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Wreckage marks DUI’s dangers

Damon Mattozzi’s drunken-driving legacy is a twisted pile of steel that once was a pickup.

The 21-year-old Nine Mile Falls man died nine years ago about a mile from his home when his vehicle veered off State Route 291, went down an embankment and struck a tree. Despite the painful reminder, Mattozzi’s family keeps the truck on display at mile post 19.

“If I walk out there, that’s when I feel the pain,” said 29-year-old Darren Mattozzi, born 11 months after his brother. “If it makes at least one person think about their actions, then it does its job, and his death was not in vain.”

Through Sept. 1, extra DUI patrols will honor the Mattozzis and other families who have lost loved ones as a result of drinking and driving, said Kate Carlsen, spokeswoman for the Washington Traffic Safety Commission.

During 2007, traffic crashes killed 568 people on Washington roads. Impaired drivers were involved in 263 fatal crashes, or 46 percent.

“As one who has knocked on the doors at 3 a.m. to deliver the worst news possible to a loved one, I strongly urge all Washington drivers to help make 2008 a safer year than we had during 2007,” said WTSC director Lowell Porter said.

Damon Mattozzi had turned 21 just before the July 18, 1999, crash. He had been drinking heavily that day at a bar and later had an altercation with friends before trying to make it home, said Darren Mattozzi.

That night, Darren and their mother, Katherine Mattozzi, were driving home when they passed an ambulance going the other way. “I guess it was a mother’s instinct. I think she kind of knew. She just started crying,” Mattozzi said.

At the crash scene, the truck was barely visible below the roadway. But mother and son stopped and asked if Damon was involved. “They said, ‘Yes. You need to get to the hospital because he’s not going to make it.’ My mother started pulling her hair and screaming. She kind of lost it.”

They sped to the hospital.

“When I arrived, the first thing I saw was a chaplain, so I knew we were in trouble,” Mattozzi said.

After doctors informed the family that Damon was brain dead, they unplugged the machines July 19 and he died. Until recently, the family had been holding ceremonies each July 18. Some people have asked the family to remove the twisted hulk, saying enough time had passed.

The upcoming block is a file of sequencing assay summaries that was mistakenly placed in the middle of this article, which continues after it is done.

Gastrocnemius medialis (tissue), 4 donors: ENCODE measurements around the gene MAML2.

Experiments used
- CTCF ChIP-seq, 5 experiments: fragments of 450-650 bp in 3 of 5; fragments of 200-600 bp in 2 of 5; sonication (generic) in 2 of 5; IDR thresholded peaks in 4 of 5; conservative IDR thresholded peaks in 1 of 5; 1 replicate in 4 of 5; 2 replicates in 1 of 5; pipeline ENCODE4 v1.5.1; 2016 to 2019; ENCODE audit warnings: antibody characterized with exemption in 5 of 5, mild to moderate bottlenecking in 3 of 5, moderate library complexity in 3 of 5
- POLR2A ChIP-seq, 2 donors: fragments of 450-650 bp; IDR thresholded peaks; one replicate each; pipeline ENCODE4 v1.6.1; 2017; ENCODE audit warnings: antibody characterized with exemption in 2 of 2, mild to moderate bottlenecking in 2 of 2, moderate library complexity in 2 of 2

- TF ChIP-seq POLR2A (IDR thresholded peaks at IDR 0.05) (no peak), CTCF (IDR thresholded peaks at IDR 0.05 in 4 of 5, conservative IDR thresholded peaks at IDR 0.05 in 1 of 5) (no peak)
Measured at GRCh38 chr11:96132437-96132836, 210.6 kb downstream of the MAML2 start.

But the wrecked truck still gets visits from driver’s education classes, notes to Damon and trinkets.

It also serves as a motivational pitch for Mattozzi, who works as substance abuse and violence prevention coordinator for Lincoln County.

“His death prompted me … to dedicate my life to this field. It’s a constant reminder that drunk driving is 100 percent preventable,” he said. “That’s why we will never move it, because it is such a powerful thing.”

Bridge closures coming

Commuters should be aware of nighttime closures at four locations.

Starting Sunday night, construction crews began closing eastbound lanes of the Trent Bridge just east of Hamilton Street for maintenance and minor repairs.

They will again close both eastbound lanes from 1 a.m. to 6 a.m. Wednesday, said Melanie Coon, of the state Department of Transportation.

In addition to the Trent Bridge, two lanes of westbound Interstate 90 at Havana Street will close from 9 p.m. to 5:30 a.m. Monday and Tuesday for bridge repairs, Coon said.

Farther west, crews will close two lanes of westbound I-90 at the Latah Creek Bridge during the same time on Wednesday night for repairs, she said.

Also this week, crews will close two eastbound lanes of I-90 in the Perry Curves, at mile post 282, from 9 p.m. to 5:30 a.m. Wednesday and Thursday to repair bridge-expansion joints. The same closure will also occur Sunday, Coon said.

Traveling green

Officials have begun Commute Smart, a program designed to encourage downtown commuters to use alternate forms of transportation.

Commute Smart runs through May 31, said Ron Kusler, who helped organize the effort.

A series of rewards, such as $50 gift cards, are available for those who sign up and complete a number of commutes through alternate means, such as walking, biking or busing.

Pines work progressing

Commuters have responded well to slowdowns that started last week in the project to relieve congestion at the interchange of Pines Road and Interstate 90.

“It appears that folks are noticing that construction is going on and finding alternative routes,” Spokane Valley spokeswoman Carolbelle Branch said. “It’s going slow, but we are not having the traffic snarl that we expected.

The project will change the way westbound drivers enter and exit I-90 at Pines. As a result, freeway ramps at the north end of the overpass will be closed and traffic redirected to modified ramps at Montgomery Drive and Indiana Avenue, Branch said. Eastbound traffic along Montgomery will be rerouted onto Mansfield Avenue by a new roundabout at Montgomery and Wilbur Road.

Beginning last week, Pines Road was reduced to one lane in each direction weekdays from 7 a.m. to 5:30 p.m. through mid-October. Drivers should expect delays and are encouraged to use alternate routes. For more information go to

Sewer snarls continue

Work continues to install sewers in Spokane Valley neighborhoods that surround Evergreen and Sullivan Roads, said Paul Lennemann, construction engineer for Spokane County.

The road closures have made it difficult for commuters to head south from North Forker Road, which becomes Evergreen Road north of Wellesley Avenue, he said.

“I’m going to open Evergreen up Tuesday morning. That same day, I’m going to close Progress (Road) from Wellesley (Avenue) to Trent (Avenue) and Progress from Wellesley to Sullivan” Road, he said.

“We are trying to get Wellesley paved before school starts. After that, we will have some local access streets that will still be closed.”

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